Interesting interpretation. But it seems more rational (and frankly, absolutely supported by personal experience) that having too much stuff lying around in a disorderly fashion is a REFLECTION of depression, rather than a cause.

It's hard for me to imagine that your assertion here could even be conceivably true. Plus you mention several things as if they were separate causes rather than integral.

Example: procrastination usually happens as a RESULT of depression, specifically depression arising from anxiety over one's ability to perform the necessary task, or anxiety over the feelings associated with the actions to be taken that reference bad experiences (such as, for instance, constantly being yelled at for failing at "simple" tasks).

Then there's the gender issue. Quite to the contrary of your generalizations regarding gender, I tend to be messy.

1) The messes result from several causes: I am a creative person in many different areas.

2) Accompanying all that, I am ADHD. Combine the two and KABOOM!

3) Because of that ADHD, and now age as I head through my eighth decade of life, I find it terribly important to hang on to things that keep my memories alive.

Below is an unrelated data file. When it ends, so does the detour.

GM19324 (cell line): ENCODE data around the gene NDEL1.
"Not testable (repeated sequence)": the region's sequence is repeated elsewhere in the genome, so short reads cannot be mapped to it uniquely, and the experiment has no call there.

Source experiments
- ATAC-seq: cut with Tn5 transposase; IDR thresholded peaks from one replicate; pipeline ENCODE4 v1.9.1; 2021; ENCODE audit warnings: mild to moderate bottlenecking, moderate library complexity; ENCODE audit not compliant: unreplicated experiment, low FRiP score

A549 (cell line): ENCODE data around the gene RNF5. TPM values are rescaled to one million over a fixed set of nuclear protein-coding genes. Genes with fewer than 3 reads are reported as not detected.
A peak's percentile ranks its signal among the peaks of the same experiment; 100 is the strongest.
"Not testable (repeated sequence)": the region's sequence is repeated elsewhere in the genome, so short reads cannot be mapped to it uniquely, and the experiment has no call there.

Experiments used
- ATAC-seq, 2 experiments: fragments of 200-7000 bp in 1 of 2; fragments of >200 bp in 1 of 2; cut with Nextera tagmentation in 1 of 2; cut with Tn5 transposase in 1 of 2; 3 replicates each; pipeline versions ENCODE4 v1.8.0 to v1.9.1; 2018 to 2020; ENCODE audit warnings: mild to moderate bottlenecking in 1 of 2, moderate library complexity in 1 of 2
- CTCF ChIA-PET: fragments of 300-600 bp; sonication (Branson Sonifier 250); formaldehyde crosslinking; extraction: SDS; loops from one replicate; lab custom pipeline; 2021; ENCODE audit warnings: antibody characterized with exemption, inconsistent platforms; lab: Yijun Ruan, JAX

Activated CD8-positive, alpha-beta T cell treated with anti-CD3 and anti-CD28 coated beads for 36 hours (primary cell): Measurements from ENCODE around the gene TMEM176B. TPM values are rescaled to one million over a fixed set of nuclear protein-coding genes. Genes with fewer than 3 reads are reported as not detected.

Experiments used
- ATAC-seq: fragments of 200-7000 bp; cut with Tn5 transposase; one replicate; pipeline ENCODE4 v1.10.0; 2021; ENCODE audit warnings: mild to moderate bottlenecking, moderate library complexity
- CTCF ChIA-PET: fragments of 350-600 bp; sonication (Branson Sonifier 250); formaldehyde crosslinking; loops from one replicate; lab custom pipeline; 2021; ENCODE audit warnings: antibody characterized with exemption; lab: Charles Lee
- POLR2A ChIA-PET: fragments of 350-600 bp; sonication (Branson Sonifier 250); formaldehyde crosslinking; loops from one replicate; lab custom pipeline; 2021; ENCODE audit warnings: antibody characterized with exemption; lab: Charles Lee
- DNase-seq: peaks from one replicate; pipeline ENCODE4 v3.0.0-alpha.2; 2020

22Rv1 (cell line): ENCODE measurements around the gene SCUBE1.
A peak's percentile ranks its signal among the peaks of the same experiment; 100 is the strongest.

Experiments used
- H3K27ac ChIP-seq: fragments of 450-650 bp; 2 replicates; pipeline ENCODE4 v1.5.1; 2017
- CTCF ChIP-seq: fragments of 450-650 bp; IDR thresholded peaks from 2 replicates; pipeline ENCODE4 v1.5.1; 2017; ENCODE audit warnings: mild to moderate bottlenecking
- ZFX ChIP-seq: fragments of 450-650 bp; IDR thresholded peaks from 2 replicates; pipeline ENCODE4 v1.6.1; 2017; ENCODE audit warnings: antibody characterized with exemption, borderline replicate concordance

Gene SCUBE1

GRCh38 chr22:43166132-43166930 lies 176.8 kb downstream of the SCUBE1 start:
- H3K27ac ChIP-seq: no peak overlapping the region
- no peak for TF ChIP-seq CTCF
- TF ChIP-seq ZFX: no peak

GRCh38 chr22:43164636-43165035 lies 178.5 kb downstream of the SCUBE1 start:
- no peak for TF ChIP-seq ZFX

BTW (you probably know this, but just in case): contrary to earlier beliefs about ADHD, the % of girls/women with ADHD is approximately the same as the % of boys/men with ADHD. It's just manifested differently.

This comment ended up being much too long for a mere reply. And still is, but, oh well...

So I am taking the whole thing over to my own page as a separate article. But I will leave this spot with this, hoping it tantalizes:

Frankly, I cannot bear the sight of a super clean and orderly living situation -- at least if it is my own. It gives me the heebie jeebies (she says, shivering with anxiety).

And reminds me of a mom who was exceedingly critical of me about everything, not just the mess in my room.

Link to full article to be added...

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Georgia NeSmith

Georgia NeSmith

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Retired professor, feminist, writer, photographer, activist, grandmother of 5, overall Wise Woman. Phd UIA School of Journalism & Mass Communication, 1994.